Changed course after Attorney General's office agreed to review matter
Harris County Judge Rory Olsen is now accepting involuntary psychiatric commitment requests signed by doctors of osteopathic medicine, a reversal of his position that health care leaders complained aggravated the area's already limited access to mental health care.
Olsen on Friday changed his policy to only grant the requests from medical doctors following Texas Attorney General Ken Paxton's decision to review whether osteopathic doctors have the legal authority to certify an individual is mentally ill, dangerous and in need of commitment.
"I consider this the equivalent of a case on appeal," said Olsen, a Republican in his 18th year as a mental health probate judge. "It's pretty standard that when a case is under appeal, you freeze everything."
Olsen said medical providers have been informed DO-signed commitment requests will be granted until Paxton issues an opinion and after if he sides with osteopathic doctors.
The controversy arose in early September, when Olsen rejected a commitment request that included an osteopathic doctor's signature, arguing that an "ambiguous" provision of Texas law suggests only medical doctors can sign medical examination forms. He subsequently directed his staff to reject DO-signed applications. He was the only judge in the state thought to be rejecting such requests.
The change in policy upset many in the medical community, as the Houston Chronicle reported earlier this week. Leaders of numerous societies, including the nearly 50,000-member Texas Medical Association, wrote him trying to clarify that MDs and DOs are equal under state law and expressing concern about the likely effect on the county's already undermanned psychiatric force.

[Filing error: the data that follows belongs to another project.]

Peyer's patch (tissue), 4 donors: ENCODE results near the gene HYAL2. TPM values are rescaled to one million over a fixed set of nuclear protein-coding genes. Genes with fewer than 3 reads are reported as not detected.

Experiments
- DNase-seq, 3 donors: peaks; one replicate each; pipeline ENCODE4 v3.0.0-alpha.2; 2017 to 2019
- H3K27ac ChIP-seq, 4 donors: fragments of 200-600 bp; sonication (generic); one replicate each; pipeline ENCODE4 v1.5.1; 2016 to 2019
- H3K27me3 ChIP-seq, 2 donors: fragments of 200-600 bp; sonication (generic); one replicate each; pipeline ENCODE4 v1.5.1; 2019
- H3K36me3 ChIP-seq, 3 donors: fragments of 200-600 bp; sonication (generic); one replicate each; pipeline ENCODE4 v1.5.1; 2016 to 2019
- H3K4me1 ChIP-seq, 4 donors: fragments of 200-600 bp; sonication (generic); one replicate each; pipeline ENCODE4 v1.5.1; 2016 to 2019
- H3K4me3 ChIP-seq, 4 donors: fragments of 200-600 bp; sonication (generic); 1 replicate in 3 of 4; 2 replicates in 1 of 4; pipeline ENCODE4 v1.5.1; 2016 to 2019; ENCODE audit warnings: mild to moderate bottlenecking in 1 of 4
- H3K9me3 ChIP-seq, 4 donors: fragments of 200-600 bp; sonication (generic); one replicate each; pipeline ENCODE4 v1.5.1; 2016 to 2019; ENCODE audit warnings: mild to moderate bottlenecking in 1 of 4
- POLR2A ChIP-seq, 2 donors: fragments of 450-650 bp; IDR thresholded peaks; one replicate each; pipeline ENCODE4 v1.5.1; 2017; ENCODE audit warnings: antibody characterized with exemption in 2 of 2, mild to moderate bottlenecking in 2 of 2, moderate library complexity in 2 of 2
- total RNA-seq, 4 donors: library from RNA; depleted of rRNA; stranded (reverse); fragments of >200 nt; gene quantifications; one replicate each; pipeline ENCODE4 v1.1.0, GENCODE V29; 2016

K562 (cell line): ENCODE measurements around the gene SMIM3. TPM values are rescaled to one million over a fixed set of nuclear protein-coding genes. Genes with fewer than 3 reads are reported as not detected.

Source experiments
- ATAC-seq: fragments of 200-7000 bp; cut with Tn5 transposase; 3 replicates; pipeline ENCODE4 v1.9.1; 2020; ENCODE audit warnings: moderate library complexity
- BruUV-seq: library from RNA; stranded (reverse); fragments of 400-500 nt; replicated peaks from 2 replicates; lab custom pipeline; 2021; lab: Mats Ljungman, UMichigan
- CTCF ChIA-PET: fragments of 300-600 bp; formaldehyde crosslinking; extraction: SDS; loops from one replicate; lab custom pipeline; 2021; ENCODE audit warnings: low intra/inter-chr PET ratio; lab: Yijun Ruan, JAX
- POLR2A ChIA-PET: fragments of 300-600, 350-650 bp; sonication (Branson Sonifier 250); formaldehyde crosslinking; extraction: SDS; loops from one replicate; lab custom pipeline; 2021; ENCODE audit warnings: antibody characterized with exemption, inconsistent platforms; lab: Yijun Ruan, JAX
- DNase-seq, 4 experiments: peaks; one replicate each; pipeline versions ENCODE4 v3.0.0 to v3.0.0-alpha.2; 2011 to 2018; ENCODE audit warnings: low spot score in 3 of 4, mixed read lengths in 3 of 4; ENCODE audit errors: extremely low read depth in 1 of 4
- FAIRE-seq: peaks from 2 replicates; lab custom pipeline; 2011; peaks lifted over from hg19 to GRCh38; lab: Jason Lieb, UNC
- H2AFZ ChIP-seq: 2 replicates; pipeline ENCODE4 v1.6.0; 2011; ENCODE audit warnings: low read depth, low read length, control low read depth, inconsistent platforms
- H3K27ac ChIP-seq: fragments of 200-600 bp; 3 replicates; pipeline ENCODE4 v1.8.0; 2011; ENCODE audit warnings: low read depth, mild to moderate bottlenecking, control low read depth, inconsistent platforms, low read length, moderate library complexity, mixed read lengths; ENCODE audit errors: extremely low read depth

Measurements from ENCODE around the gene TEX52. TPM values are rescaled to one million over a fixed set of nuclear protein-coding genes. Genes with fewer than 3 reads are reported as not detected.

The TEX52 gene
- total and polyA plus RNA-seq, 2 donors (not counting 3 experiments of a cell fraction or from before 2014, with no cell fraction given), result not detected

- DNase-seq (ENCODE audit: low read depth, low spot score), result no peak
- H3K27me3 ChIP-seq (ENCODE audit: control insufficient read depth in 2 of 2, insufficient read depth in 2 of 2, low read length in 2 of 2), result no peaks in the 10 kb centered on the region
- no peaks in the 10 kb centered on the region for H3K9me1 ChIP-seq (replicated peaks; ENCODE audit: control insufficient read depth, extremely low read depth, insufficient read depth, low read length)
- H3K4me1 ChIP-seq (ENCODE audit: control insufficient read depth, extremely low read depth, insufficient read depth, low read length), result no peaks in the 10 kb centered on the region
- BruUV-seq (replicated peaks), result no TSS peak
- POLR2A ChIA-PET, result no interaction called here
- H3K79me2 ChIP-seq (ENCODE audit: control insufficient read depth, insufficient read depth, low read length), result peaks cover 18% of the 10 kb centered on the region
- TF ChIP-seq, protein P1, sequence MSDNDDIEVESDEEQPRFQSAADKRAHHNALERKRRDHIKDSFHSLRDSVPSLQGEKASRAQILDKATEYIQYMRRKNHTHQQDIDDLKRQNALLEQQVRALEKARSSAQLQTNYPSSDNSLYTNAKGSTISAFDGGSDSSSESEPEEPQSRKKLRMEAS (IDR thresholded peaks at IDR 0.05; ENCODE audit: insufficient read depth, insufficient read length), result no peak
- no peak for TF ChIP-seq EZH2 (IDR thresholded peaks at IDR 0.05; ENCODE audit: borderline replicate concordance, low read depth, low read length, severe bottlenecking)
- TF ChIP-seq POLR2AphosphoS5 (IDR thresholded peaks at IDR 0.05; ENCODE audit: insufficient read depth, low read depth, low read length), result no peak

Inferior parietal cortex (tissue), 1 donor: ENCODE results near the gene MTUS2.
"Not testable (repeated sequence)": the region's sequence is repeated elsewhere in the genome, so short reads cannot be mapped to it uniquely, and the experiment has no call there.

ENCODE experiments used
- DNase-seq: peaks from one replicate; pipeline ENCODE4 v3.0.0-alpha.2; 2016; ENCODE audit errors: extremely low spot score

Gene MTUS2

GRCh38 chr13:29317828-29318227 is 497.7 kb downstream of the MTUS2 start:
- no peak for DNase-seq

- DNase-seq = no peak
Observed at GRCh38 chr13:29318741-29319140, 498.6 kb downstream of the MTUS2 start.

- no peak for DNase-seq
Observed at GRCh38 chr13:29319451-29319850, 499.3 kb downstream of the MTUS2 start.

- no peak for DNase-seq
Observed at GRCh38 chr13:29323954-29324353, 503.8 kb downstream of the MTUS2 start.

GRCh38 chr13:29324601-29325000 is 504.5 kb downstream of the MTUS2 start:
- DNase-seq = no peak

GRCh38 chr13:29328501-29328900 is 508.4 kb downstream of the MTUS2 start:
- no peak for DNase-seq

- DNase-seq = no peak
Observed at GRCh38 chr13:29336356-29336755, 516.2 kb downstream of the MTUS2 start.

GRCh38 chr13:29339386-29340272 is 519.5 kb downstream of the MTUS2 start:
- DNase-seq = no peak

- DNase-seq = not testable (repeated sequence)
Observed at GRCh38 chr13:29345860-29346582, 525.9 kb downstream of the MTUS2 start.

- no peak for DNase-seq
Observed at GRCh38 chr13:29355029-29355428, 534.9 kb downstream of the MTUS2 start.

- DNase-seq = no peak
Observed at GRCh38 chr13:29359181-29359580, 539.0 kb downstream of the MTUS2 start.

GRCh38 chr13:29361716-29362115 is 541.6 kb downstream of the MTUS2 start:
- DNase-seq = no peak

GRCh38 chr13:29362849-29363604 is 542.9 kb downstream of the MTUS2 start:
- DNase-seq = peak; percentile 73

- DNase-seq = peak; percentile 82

Such leaders Friday expressed great relief at Olsen's reversal. Dr. Don Read, TMA's president, said Olsen "made the correct decision" and Stephen Glazier, chief operating officer of UTHealth Harris County Psychiatric Center, called it a "positive development for patient welfare."
Olsen said the issue has been "blown out of proportion," claiming there aren't many hospitals in Harris County who have osteopathic doctors signing psychiatric patient orders. He called Paxton's decision to render an opinion "a good compromise."
Paxton's review was solicited by state senators Charles Schwertner and Joan Huffman. In a statement Thursday night, Schwertner referred to Olsen's "altogether puzzling decision that seems to defy decades of established legal and medical precedent" and said he is asking the attorney general to issue a legal opinion "affirming the right of doctors of osteopathy to practice medicine in Texas."
"The simple fact is, Judge Olsen doesn't have the authority to decide which physicians he does or does not want to listen to," said Schwertner, R-Georgetown, chairman of the health and human services committee and also a medical doctor. "Regardless of this man's opinion, the law governing the practice of medicine is exceedingly clear: DOs — just like MDs — are fully-trained, licensed, and accredited physicians with all the rights and responsibilities that entails. Period."